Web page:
The film opens quickly–Bruce Willis and Mary-Louise Parker going shopping seems to be very fast, but turns out to be one of the slowest sections of the movie–and never stops. Towards the finish, the film hits a lot of unexpected twists and every pause eventually becomes suspect. Director Parisot and writers Jon and Erich Hoeber are stunningly confident in the film, its script and primarily its cast.

Red 2 wouldn’t work without two components… its female actors, Helen Mirren and Parker. Even though the cast is respectable, Mirren makes the thing regal. And Parker brings humanity to the film, which often plays its sexagenarian ultra-violence for laughs. They’re the glue of the film.

Parisot and the Hoeber brothers actually trust the viewer quite a bit throughout. John Malkovich and Willis have a lot of friendship establishing scenes at the front, then less and less as the picture moves on. But the later scenes rely on the viewer’s recall.

Malkovich is utterly fantastic. His background ticks alone make the film worth seeing.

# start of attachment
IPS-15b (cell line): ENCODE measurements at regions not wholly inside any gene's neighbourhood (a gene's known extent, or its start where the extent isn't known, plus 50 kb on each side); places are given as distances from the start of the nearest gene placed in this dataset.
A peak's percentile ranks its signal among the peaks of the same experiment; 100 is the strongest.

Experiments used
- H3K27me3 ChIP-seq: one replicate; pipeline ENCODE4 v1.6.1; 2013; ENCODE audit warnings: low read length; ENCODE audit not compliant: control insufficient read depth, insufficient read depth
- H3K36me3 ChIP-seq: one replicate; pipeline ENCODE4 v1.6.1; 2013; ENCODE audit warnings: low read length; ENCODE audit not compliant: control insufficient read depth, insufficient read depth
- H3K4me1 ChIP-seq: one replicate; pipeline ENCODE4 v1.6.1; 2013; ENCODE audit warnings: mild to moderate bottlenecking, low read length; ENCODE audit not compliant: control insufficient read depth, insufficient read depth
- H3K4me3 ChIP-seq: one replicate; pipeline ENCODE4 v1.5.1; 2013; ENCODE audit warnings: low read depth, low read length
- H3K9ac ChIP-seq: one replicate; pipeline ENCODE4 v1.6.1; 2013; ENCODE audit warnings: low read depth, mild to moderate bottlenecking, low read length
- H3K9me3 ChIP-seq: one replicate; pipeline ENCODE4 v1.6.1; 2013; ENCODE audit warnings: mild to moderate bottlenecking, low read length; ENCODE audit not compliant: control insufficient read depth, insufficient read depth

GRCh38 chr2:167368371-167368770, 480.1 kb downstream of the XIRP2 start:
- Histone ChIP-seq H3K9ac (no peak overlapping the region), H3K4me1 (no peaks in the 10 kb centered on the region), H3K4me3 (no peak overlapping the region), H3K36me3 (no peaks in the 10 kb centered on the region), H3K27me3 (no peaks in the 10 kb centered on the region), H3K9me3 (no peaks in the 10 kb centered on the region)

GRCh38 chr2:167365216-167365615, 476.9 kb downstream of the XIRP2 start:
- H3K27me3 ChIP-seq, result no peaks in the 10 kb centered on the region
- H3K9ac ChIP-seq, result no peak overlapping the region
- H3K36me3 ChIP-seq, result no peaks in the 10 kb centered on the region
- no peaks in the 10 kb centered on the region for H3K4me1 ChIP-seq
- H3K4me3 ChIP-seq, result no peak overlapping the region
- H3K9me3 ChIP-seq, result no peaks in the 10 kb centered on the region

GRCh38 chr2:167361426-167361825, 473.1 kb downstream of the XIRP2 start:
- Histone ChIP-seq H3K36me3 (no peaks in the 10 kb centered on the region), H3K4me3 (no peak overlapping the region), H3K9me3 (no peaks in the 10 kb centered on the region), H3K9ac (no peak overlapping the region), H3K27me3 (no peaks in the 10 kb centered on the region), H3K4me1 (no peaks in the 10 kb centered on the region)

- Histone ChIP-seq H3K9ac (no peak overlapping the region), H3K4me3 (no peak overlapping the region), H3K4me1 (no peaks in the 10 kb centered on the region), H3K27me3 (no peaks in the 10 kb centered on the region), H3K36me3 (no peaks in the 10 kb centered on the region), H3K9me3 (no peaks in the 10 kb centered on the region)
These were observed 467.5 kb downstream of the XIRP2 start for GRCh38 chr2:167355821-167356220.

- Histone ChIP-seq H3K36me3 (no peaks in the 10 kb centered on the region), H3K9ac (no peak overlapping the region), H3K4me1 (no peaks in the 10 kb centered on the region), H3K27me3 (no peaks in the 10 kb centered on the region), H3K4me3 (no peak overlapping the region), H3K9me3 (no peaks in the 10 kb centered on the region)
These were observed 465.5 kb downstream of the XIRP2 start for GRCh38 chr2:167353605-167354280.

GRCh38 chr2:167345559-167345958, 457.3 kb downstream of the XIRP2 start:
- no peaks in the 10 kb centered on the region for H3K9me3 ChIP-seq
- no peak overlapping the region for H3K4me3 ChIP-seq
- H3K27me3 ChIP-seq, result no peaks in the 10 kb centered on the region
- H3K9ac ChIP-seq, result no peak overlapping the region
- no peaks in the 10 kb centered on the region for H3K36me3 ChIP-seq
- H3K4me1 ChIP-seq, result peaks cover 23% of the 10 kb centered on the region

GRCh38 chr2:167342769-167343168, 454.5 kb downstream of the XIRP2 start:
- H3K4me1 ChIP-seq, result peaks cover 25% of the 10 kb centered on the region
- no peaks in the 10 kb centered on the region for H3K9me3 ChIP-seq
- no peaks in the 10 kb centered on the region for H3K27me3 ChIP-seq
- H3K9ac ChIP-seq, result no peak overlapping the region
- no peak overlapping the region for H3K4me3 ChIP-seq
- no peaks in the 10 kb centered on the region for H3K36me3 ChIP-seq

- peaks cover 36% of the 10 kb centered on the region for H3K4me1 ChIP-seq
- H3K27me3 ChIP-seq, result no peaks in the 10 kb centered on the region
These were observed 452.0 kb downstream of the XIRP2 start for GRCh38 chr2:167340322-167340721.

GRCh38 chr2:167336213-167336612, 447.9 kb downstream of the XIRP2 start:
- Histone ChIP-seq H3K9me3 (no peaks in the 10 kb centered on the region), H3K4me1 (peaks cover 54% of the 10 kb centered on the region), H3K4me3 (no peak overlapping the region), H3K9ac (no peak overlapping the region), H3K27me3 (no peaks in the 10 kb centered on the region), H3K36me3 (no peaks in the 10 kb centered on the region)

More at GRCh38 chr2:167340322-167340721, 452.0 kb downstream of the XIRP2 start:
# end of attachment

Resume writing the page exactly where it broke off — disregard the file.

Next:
Willis’s role is easy and he’s good; he and Parker have a lovely chemistry.

Anthony Hopkins and Catherine Zeta Jones are adequate as far as the cast additions; Lee Byung-hun is the strongest.

Red 2 has some not insignificant problems, but it’s a definite, assured success.

2.5/4★★½

CREDITS

Directed by Dean Parisot; screenplay by Jon Hoeber and Erich Hoeber, based on characters created by Warren Ellis and Cully Hamner; director of photography, Enrique Chediak; edited by Don Zimmerman; music by Alan Silvestri; production designer, Jim Clay; produced by Lorenzo di Bonaventura and Mark Vahradian; released by Summit Entertainment.

Starring Bruce Willis (Frank), John Malkovich (Marvin), Mary-Louise Parker (Sarah), Helen Mirren (Victoria), Anthony Hopkins (Bailey), Lee Byung-hun (Han Cho Bai), Catherine Zeta-Jones (Katja), Neal McDonough (Jack Horton), David Thewlis (The Frog), Garrick Hagon (Davis), Tim Pigott-Smith (Director Philips) and Brian Cox (Ivan).


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Rushmore (1998, Wes Anderson)